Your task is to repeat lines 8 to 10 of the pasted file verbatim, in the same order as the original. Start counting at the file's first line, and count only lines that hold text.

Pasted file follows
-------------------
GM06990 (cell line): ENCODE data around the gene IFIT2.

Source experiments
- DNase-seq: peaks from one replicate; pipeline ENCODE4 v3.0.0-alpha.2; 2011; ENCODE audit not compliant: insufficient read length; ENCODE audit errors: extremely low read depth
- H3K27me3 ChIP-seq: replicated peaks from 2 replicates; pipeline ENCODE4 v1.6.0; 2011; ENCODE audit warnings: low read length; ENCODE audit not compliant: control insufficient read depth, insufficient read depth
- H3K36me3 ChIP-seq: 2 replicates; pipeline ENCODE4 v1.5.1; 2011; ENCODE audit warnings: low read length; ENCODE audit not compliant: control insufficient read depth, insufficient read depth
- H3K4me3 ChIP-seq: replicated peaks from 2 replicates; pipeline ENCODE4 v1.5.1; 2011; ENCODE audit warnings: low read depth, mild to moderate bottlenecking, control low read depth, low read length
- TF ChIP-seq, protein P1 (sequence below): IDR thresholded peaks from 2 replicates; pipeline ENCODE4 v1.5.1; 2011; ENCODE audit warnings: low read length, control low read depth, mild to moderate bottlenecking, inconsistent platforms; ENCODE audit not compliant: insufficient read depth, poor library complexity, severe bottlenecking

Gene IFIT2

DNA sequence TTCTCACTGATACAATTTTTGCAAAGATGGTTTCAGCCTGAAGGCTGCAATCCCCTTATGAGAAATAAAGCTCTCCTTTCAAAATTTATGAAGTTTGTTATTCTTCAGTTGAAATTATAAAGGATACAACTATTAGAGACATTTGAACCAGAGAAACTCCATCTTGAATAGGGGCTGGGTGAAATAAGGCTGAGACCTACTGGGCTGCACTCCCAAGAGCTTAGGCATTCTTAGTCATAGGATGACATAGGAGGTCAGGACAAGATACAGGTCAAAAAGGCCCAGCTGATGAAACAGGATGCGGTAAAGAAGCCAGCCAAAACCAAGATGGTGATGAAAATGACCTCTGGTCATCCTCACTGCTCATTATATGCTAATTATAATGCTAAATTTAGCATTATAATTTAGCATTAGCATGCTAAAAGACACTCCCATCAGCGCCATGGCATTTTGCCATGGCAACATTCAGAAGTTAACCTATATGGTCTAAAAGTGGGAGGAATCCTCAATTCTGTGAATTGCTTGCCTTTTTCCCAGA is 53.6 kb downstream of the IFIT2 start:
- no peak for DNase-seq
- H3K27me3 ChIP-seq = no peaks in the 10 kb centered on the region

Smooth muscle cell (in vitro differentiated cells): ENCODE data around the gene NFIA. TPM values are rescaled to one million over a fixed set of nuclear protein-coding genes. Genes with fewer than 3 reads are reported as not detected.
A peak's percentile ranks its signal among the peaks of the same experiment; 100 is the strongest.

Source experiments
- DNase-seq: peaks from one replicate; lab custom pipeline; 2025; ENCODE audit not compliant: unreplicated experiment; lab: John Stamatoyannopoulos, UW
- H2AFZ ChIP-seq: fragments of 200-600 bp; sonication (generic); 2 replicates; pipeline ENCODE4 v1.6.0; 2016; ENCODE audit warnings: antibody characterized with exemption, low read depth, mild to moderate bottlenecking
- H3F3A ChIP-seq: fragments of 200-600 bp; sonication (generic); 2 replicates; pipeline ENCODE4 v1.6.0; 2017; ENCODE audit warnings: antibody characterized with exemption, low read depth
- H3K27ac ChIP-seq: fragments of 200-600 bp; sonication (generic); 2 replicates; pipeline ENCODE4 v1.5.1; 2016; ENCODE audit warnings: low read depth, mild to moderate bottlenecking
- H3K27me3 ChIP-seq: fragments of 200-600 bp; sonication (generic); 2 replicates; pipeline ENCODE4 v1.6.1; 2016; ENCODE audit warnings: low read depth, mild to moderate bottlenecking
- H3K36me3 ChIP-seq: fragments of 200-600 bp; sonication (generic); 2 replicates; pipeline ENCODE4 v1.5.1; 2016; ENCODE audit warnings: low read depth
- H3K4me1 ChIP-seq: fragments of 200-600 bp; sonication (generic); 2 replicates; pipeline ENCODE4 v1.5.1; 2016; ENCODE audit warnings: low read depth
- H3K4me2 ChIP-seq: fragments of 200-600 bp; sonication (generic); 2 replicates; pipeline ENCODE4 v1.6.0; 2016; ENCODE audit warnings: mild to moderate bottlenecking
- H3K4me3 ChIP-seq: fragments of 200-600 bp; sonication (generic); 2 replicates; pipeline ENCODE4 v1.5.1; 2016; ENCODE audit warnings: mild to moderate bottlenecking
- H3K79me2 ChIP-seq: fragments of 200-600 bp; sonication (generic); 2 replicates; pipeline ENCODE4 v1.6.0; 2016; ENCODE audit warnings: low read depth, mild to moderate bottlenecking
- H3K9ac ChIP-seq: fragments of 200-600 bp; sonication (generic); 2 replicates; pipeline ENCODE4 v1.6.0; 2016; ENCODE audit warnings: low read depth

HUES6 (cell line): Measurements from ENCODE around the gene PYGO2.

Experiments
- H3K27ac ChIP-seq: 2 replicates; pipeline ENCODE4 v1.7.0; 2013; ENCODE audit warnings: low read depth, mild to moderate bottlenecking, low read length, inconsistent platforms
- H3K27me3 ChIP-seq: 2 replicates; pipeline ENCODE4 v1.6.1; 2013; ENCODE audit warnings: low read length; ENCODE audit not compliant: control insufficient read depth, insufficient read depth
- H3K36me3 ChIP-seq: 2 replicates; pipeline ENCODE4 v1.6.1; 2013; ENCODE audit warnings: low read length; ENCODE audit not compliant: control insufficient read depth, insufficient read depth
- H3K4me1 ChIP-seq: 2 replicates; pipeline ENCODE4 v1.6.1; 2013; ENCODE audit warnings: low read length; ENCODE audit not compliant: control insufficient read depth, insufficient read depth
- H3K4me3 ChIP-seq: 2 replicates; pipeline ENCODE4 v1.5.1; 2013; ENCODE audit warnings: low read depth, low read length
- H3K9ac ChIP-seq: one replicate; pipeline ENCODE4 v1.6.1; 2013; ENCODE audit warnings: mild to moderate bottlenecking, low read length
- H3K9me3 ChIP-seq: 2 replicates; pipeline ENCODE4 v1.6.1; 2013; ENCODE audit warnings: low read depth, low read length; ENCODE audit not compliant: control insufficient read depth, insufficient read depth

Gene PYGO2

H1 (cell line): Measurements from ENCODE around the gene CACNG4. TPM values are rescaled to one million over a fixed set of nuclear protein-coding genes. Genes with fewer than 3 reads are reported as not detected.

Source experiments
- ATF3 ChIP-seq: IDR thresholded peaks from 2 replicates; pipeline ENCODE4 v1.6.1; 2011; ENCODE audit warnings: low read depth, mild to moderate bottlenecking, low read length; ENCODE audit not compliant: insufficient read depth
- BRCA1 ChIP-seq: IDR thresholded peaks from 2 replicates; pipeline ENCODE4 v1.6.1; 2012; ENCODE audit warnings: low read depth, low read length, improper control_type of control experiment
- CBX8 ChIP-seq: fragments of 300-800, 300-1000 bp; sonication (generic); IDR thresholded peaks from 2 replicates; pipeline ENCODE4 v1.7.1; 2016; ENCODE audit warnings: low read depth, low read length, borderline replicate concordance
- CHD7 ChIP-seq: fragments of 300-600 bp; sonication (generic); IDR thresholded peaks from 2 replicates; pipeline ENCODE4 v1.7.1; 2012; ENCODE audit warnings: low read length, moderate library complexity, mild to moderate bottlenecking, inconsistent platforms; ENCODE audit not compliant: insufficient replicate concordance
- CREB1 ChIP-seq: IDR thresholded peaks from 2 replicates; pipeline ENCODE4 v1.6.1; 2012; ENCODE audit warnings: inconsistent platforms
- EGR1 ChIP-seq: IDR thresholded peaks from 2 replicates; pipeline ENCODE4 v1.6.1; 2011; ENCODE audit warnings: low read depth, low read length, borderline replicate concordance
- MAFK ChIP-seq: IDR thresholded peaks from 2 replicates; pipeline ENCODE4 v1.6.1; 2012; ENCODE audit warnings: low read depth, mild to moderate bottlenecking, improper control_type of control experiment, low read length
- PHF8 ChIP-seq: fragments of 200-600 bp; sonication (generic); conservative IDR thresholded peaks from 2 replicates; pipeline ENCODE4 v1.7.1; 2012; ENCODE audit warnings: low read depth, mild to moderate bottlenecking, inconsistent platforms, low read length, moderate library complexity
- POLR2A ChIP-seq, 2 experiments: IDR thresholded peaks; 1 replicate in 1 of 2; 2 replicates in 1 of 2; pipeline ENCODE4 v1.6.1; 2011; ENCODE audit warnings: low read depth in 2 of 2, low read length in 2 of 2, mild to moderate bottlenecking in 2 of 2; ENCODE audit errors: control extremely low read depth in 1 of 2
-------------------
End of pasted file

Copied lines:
Gene IFIT2

DNA sequence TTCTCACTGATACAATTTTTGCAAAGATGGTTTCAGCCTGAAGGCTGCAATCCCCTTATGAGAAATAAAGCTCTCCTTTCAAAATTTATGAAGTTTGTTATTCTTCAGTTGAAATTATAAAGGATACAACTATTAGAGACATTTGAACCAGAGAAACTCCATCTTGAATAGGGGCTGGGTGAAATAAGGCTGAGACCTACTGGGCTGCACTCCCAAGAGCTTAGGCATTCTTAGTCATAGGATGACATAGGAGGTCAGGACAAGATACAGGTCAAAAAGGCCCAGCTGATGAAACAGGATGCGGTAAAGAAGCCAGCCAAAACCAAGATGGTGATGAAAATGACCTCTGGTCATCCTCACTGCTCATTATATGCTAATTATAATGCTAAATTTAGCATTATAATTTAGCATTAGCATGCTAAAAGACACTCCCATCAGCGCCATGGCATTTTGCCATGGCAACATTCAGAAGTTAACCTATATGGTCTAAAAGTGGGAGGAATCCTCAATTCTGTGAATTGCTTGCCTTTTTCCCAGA is 53.6 kb downstream of the IFIT2 start:
- no peak for DNase-seq